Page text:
Downtown Tulsa

Tulsa was ranked among the top 50 cities in the country to start a business and it came out on top in wage growth, according to Inc. magazine. TOM GILBERT/Tulsa World file

Tulsa ranks No. 1 in America for wage growth on Inc. magazine’s annual Surge Cities list, a guide to the best 50 cities in the United States for starting a business.

Featured on the list for the first time, Tulsa was 47th overall. Wage growth was among the criteria measuring the top cities in the country on Inc.’s second annual list.

“We are honored to be recognized as one of Inc.’s 2020 Surge Cities,” Devon Laney, CEO of 36 Degrees North, said in a statement. “It’s validation of the alignment and collaboration among dozens of organizations committed to building Tulsa’s innovation and entrepreneurial ecosystems.

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“As Tulsa’s base camp for entrepreneurs, we understand how critically important having impactful connections and resources are to growing successful businesses. The Surge Cities designation showcases that Tulsa is one of the best places in America to find them.”

Austin, Texas, ranks No. 1 overall on the list. Oklahoma City is 39th.

Inc.’s Surge Cities partner, innovation policy firm Startup Genome, used public data as well as insights from the Inc. 5000 list of the fastest-growing private companies in America to compile the city rankings. Startup Genome developed its scoring system based on three traits that determine a surge city: growth, opportunity and innovation.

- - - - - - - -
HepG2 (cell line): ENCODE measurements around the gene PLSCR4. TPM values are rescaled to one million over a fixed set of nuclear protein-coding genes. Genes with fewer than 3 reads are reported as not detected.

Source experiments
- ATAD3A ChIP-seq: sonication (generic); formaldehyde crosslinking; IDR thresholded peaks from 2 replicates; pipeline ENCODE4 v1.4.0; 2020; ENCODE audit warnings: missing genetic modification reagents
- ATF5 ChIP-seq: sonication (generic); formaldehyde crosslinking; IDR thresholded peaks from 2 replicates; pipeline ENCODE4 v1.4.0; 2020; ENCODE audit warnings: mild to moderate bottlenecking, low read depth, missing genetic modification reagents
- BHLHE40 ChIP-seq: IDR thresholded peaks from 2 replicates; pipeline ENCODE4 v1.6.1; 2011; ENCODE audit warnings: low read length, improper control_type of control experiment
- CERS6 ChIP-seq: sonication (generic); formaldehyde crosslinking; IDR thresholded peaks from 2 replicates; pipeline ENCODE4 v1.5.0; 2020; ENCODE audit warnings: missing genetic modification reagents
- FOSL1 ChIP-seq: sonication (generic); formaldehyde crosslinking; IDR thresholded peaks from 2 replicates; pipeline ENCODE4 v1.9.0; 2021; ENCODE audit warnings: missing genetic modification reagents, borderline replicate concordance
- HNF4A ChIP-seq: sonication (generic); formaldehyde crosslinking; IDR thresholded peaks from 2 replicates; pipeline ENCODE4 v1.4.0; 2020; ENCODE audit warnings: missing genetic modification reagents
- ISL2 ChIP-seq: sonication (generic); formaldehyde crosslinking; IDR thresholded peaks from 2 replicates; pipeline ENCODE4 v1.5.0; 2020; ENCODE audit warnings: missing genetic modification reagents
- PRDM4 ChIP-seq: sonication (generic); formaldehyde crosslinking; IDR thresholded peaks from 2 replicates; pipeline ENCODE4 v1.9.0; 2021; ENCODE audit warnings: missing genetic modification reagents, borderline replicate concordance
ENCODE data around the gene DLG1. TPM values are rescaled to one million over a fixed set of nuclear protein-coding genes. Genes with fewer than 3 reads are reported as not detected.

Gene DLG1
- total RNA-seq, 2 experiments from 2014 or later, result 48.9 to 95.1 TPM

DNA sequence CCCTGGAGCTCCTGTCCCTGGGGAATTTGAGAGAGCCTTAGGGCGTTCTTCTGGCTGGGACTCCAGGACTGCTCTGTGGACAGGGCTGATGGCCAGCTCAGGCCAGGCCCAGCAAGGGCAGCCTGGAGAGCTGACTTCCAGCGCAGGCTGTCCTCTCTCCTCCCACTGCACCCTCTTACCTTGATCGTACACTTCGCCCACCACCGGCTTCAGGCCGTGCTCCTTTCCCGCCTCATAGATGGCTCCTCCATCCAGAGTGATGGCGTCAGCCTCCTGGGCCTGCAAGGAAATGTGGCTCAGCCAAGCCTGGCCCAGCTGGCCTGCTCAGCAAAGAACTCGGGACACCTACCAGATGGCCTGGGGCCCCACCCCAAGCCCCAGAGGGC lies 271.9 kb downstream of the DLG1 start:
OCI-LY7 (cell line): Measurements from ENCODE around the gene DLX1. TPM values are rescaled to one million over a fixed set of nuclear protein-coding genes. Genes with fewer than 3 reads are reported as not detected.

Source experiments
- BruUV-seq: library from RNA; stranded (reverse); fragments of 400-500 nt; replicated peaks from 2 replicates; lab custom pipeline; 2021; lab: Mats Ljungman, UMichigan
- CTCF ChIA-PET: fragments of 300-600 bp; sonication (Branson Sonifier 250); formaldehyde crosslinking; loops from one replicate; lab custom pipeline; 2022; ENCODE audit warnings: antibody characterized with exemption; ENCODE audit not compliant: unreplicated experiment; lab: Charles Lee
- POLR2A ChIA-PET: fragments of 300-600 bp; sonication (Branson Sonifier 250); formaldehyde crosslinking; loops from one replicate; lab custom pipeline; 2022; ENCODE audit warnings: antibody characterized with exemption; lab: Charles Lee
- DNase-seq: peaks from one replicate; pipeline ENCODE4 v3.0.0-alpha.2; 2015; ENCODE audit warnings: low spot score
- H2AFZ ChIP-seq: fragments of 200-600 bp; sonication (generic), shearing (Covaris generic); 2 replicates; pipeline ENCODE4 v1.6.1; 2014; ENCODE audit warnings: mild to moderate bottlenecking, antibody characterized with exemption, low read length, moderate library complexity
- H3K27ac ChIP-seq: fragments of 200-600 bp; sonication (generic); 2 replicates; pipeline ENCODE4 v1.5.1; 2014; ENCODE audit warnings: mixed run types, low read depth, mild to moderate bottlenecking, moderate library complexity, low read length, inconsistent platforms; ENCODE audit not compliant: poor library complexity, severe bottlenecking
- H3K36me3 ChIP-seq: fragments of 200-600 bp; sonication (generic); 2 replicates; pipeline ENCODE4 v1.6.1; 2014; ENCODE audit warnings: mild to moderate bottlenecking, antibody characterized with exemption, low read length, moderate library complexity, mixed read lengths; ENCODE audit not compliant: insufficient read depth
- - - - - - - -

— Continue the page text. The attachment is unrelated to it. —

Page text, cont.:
“Inc. has long believed in the alchemy of entrepreneurial innovation and community,” Inc. Acting Editor-in-Chief Jon Fine said in a statement. “We’re excited to see, for the second year in a row, how well some smaller cities are competing with — indeed, even besting — the likes of San Francisco, New York and Boston.”

Per capita income in the Tulsa metropolitan statistical area is estimated to have risen 11.1 percent in 2018, after a 7.4 percent gain in 2017, according to growmetrotulsa.com. Per capita income in the state grew 3.8 percent, and per capita income in the U.S. grew 3.6 percent in 2018.

“Community support has been most important for the city’s founders,” Inc. wrote in its piece. “Tulsa’s Regional Chamber, technical-training school Tulsa Tech and various charitable institutions came together to launch the nonprofit co-working space 36 Degrees North. Area entrepreneurs get an additional boost from local incubator the Forge as well as early-stage investment and business advisory firm i2E.”

The magazine also noted Tulsa’s strong talent pipeline generated by area universities and the George Kaiser Family Foundation’s Tulsa Remote program, which offers workers $10,000 to move to the city. The program approved 100 visitors in its first year and recently announced that it would increase that number to 250 in year two.

“The Surge Cities list shows that the proliferation of new businesses is not limited to the largest cities in the U.S.,” Arnobio Morelix, chief innovation officer at Startup Genome, said in a statement. He added that connectivity “is what really jump starts a young business’s revenue growth. Matter of fact, highly connected founders grow their revenue twice as fast as those with few connections.”

The complete Surge Cities list is accessible at inc.com/surge-cities.


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Rhett Morgan 918-581-8395

rhett.morgan@tulsaworld.com

Twitter: @RhettMorganTW